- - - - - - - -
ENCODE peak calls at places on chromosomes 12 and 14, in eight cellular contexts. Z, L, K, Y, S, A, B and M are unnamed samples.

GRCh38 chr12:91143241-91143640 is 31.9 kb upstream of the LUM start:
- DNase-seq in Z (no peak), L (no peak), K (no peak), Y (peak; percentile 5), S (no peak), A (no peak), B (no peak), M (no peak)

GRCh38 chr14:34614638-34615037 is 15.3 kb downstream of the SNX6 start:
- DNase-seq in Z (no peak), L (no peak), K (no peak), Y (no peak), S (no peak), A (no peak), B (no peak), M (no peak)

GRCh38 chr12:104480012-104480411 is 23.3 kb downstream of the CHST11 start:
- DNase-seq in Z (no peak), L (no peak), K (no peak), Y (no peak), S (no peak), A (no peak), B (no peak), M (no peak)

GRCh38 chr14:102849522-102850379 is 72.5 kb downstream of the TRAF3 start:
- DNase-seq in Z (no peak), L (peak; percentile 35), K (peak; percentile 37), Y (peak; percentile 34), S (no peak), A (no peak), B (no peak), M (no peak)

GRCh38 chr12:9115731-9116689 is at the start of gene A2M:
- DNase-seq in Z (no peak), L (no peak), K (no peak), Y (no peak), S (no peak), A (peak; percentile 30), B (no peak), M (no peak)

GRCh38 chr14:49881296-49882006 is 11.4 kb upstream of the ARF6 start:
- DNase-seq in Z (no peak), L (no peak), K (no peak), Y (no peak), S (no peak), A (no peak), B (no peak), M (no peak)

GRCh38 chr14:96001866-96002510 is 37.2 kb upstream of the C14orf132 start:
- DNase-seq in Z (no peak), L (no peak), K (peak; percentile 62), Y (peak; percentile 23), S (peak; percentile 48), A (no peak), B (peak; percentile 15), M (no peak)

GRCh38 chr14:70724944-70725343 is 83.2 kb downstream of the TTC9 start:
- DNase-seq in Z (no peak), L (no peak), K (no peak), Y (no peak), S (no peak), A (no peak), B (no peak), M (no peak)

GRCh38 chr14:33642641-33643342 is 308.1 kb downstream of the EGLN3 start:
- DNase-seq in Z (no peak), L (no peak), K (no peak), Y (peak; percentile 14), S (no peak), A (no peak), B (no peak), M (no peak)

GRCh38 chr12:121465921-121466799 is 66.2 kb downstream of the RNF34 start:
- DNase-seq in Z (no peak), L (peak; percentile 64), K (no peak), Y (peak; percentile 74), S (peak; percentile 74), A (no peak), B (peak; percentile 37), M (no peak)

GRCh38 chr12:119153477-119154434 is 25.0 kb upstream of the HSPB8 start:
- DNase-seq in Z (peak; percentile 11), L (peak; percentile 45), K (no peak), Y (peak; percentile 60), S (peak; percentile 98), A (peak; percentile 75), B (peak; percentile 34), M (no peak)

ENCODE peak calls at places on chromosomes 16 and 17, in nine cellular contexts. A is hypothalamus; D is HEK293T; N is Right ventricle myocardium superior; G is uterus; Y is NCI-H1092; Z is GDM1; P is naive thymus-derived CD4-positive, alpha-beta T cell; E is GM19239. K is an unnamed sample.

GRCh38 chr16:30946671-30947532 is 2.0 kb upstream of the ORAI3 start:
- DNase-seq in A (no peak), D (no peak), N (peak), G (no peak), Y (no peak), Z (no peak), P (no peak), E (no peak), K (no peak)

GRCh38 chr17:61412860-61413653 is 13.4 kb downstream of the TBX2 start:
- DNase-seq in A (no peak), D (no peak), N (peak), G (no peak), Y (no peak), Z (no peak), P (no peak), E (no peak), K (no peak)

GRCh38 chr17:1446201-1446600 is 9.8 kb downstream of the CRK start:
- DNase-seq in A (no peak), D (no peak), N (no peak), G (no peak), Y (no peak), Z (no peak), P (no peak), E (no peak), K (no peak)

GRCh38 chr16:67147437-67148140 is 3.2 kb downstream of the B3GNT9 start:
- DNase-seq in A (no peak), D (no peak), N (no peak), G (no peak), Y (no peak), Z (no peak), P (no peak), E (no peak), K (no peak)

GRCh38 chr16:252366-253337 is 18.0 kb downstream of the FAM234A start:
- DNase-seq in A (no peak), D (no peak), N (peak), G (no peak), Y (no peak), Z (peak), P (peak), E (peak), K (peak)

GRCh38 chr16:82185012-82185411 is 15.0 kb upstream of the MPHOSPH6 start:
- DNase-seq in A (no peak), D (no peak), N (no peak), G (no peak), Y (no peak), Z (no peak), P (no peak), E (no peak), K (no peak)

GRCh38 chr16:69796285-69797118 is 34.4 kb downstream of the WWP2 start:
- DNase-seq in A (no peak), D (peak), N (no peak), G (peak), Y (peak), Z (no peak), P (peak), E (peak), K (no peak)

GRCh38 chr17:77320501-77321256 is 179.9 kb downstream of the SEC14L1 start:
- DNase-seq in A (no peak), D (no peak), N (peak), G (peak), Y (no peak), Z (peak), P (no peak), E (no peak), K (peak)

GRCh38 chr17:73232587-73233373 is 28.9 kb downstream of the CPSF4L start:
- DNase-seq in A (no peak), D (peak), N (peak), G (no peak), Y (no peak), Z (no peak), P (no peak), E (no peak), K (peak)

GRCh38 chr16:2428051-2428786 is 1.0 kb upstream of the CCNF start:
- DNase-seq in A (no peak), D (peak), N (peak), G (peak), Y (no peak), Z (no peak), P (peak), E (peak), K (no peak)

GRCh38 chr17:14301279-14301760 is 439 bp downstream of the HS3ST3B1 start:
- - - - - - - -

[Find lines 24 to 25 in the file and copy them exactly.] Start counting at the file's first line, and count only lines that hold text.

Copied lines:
ENCODE peak calls at places on chromosomes 16 and 17, in nine cellular contexts. A is hypothalamus; D is HEK293T; N is Right ventricle myocardium superior; G is uterus; Y is NCI-H1092; Z is GDM1; P is naive thymus-derived CD4-positive, alpha-beta T cell; E is GM19239. K is an unnamed sample.

GRCh38 chr16:30946671-30947532 is 2.0 kb upstream of the ORAI3 start: